I don't like the idea of a ratings system either. "One mans' meat is another mans' chewy" as they say and I can see that putting an "official" rating on a cache could quite easily get people offside and generate a whole lot of bad feeling between players. We already have some players and cache owners here in NSW that are way too sensitive for their own good (no names) but this game is open to all regardless of their level of ingenuity or their geographic location for that matter or their ability to take criticism.

As someone who has been in the game for a couple of years now I've seen caches of all sorts and varieties come across my screen, from the brilliant and outstanding in thought, complexity and execution to the downright pedestrian and boring, but I feel we need to have caches of all types and varieties to keep the game interesting.

Part of the intrigue of geocaching for me is that I never know what GZ will be like as a location until I get there. You roll the dice and you take your chances. Occasionally you get a location that is not particularly inspiring but thems the breaks.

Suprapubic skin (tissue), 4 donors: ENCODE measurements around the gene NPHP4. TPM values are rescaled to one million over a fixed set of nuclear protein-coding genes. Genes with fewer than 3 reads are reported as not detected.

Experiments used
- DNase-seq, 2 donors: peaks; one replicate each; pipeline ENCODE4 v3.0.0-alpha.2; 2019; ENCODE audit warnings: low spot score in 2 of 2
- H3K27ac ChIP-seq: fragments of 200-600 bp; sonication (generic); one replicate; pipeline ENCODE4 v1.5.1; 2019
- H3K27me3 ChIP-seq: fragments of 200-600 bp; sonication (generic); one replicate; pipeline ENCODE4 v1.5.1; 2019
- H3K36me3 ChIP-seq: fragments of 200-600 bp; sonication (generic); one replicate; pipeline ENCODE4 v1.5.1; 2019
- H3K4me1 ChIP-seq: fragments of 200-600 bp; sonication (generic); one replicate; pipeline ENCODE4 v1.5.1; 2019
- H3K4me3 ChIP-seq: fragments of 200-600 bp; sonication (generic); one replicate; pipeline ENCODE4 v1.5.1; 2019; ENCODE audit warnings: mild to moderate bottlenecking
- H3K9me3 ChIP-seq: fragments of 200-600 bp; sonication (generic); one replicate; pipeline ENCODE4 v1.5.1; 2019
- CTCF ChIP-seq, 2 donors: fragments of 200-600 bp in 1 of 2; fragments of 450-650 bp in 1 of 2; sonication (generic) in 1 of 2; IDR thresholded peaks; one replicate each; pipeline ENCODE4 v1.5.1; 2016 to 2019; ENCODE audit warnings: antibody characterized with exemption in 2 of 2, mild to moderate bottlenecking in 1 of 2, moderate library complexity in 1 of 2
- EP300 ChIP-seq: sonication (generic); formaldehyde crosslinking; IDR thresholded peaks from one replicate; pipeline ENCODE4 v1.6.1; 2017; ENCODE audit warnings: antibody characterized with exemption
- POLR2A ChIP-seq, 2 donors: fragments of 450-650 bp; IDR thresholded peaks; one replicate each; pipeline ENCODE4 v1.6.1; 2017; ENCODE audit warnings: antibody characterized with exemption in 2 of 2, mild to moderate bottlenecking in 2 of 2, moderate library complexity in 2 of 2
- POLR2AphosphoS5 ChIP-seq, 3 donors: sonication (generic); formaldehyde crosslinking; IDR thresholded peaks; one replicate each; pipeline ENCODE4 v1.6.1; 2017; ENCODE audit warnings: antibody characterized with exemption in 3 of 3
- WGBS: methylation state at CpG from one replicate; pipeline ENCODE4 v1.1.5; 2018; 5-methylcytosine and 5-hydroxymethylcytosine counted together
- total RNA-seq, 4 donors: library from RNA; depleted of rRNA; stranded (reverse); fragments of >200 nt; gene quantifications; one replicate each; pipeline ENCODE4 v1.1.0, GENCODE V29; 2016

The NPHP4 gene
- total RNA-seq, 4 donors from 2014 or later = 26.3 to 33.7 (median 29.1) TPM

The other thing that I've noticed is that peoples' caches generally get better as they go along and gain more experience in the game. If a new player gets a bad rating and leaves the game, we run the risk of having abandoned caches.

Like Alex just a few thoughts from a concerned old hand...

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Post by swampgecko » 13 September 04 7:26 am

The Ginger Loon wrote:Actually, I'm with Alex...

I don't like the idea of a ratings system either. "One mans' meat is another mans' chewy" as they say and I can see that putting an "official" rating on a cache could quite easily get people offside and generate a whole lot of bad feeling between players. We already have some players and cache owners here in NSW that are way too sensitive for their own good (no names) but this game is open to all regardless of their level of ingenuity or their geographic location for that matter or their ability to take criticism.

As someone who has been in the game for a couple of years now I've seen caches of all sorts and varieties come across my screen, from the brilliant and outstanding in thought, complexity and execution to the downright pedestrian and boring, but I feel we need to have caches of all types and varieties to keep the game interesting.

Part of the intrigue of geocaching for me is that I never know what GZ will be like as a location until I get there. You roll the dice and you take your chances. Occasionally you get a location that is not particularly inspiring but thems the breaks.